About this Blog

"In the future everybody will be world-famous for 15 minutes." So said the bleached-out, late lamented artist Andy Warhol. Having lived and worked in New York City, Warhol came to fully grasp the hold celebrity has on us. In this very famous sentence, he meant to point out that in a culture fixated on fame, many people will suddenly flash brightly onto the public screen, then--poof--will just as quickly disappear from public view--like shooting stars. Other individuals derive their celebrity from one stellar accomplishment (one hit song, one iconic role, etc.) that they never again match.

This blog is devoted to the one part of our celebrity culture that no one has written much about: temporary/one-shot celebrities.

The pace of modern life has quickened, and now we hear people speaking of someone's 15 seconds of fame. These "celebrities with a lower-case c" who will appear in this blog sometimes come to us from the world of entertainment, sometimes from the world of news. All are fascinating.

The need of our communications media for a continual stream of new material assures that we will have no end of colorful people who go quickly, where celebrity is concerned, from zero to hero (or villain) and back to zero. Now you see 'em, now you don't. What a crazy world, eh?

Temporary celebrities coming from the world of entertainment include one-hit recording artists; TV and movie icons who, although they might have had a great many accomplishments in their career, are remembered for one big role; standouts of reality TV; sports figures remembered for one remarkable accomplishment; and people whose celebrity came from one big role in a commercial or print ad.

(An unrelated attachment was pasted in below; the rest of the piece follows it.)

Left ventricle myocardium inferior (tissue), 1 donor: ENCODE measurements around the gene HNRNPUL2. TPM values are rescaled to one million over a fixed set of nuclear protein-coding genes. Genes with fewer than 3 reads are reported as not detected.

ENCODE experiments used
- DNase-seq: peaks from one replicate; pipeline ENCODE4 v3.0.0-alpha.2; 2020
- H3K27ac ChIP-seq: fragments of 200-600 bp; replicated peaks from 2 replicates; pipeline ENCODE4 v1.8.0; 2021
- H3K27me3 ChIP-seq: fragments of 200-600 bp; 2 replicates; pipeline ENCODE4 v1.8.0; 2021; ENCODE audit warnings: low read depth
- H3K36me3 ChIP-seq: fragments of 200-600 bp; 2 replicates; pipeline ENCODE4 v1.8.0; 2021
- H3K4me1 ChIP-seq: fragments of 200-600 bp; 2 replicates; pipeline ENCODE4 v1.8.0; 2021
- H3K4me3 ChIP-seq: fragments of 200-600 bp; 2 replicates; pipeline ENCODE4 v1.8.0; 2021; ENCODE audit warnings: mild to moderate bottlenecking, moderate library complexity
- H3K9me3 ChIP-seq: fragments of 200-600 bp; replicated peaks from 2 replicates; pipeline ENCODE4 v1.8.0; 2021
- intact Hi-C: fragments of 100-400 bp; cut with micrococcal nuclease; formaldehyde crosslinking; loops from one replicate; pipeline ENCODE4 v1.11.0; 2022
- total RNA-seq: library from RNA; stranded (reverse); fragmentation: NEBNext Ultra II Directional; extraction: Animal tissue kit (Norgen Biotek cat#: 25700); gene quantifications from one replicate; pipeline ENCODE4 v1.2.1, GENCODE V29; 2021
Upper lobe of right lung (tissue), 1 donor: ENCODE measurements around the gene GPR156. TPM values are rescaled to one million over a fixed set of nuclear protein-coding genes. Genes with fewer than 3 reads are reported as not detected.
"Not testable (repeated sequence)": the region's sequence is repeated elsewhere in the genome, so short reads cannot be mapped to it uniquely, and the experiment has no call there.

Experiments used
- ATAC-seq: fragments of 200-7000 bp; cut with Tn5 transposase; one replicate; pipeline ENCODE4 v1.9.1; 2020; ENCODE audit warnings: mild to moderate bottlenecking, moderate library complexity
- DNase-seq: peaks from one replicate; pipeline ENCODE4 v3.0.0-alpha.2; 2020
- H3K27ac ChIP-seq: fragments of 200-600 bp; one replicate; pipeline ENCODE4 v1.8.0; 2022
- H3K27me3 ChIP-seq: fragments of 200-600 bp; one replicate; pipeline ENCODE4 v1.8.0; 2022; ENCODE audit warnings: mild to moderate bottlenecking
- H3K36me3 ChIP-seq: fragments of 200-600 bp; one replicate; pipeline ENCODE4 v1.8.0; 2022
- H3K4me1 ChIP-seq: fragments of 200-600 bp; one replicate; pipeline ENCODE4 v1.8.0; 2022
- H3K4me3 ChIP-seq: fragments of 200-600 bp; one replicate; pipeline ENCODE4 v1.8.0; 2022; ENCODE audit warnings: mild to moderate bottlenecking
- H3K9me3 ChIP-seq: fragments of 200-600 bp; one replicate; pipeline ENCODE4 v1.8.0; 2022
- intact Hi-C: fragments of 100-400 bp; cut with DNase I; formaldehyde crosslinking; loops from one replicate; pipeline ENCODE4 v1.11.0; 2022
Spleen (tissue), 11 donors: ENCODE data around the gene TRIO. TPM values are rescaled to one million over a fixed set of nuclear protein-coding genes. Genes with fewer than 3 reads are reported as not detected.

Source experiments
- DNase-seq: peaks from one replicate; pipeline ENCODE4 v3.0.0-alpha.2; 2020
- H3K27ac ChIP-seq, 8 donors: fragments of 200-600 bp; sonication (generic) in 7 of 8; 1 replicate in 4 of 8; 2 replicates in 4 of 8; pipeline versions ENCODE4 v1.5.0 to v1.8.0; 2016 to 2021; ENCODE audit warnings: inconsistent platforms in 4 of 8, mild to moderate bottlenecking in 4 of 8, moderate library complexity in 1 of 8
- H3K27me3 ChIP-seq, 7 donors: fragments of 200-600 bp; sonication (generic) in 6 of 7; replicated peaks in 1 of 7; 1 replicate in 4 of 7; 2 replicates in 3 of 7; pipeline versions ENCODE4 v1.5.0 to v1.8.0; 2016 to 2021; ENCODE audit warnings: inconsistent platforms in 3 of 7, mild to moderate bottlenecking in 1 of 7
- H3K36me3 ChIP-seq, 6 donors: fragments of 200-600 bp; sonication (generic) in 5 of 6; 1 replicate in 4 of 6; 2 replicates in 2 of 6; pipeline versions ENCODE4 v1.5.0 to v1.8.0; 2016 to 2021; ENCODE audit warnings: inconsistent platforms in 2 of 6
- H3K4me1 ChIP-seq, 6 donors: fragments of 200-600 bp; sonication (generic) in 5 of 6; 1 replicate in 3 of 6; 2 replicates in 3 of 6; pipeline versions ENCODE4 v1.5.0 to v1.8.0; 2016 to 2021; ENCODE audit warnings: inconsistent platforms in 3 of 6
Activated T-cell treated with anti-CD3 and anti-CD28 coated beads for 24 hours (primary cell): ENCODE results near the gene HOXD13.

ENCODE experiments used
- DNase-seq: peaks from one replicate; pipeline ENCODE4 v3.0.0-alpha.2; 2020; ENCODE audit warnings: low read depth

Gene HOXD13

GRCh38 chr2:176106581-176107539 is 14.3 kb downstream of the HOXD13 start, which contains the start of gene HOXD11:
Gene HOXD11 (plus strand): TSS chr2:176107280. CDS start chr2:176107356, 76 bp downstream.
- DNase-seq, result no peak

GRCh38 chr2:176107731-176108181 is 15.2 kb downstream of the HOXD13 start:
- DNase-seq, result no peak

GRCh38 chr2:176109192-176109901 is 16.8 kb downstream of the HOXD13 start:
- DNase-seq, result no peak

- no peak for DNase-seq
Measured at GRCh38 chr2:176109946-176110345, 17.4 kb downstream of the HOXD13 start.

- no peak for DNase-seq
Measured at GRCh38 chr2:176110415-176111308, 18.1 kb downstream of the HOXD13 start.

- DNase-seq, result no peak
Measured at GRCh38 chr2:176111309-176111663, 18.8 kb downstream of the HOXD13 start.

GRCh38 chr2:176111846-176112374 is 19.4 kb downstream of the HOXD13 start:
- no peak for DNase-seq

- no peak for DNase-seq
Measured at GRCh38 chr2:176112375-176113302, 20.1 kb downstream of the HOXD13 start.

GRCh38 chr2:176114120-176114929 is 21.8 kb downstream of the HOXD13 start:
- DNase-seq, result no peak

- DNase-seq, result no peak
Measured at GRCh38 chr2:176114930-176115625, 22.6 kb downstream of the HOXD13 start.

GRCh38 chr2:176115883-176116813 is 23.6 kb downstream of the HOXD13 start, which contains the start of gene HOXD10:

News-based temporary celebrities come in many forms: mass/serial killers, other murderers of special note, sex-crime offenders, disgraced figures of government/military/business/media/religion, spies/traitors, hoaxers, femmes/hommes fatale, heroes, whistle blowers, inventors/innovators, and victims.

Celebrity Blogsburg will consider each category in turn.

Wednesday, March 31, 2010

Iconic TV role: Polly Holliday

Polly Holliday's portrayal of Flo the diner waitress was one of the best character actress performances in all of television's history.

Holliday was born in a small town in Alabama and taught piano before getting into theater in Sarasota, Florida. Eventually she relocated to New York City and a year later appeared on Broadway. Then in 1976 she began appearing as big-hair sporting, cotton uniform-clad Florence Jean Castleberry, better known as Flo, on the sitcom "Alice."

This show was set in Mel's Diner, where the flirtations Flo kept the male customers in line with her barbed remarks. Her signature line was, "Well, kiss mah grits," delivered over her shoulder in a thick country accent.

Holliday left "Alice" in 1980, a year before its conclusion, to star in her own spinoff series, "Flo," which aired for little more than a year (1980-1981).

Since the days of her celebrity, Holliday has done more work on the Broadway stage, has had parts in such movies as "The Silence" and "Private Benjamin," and has appeared on a few other TV shows, such as "The Equalizer," "The Golden Girls," and "Home Improvement." For most of us, however, she will always be Flo.

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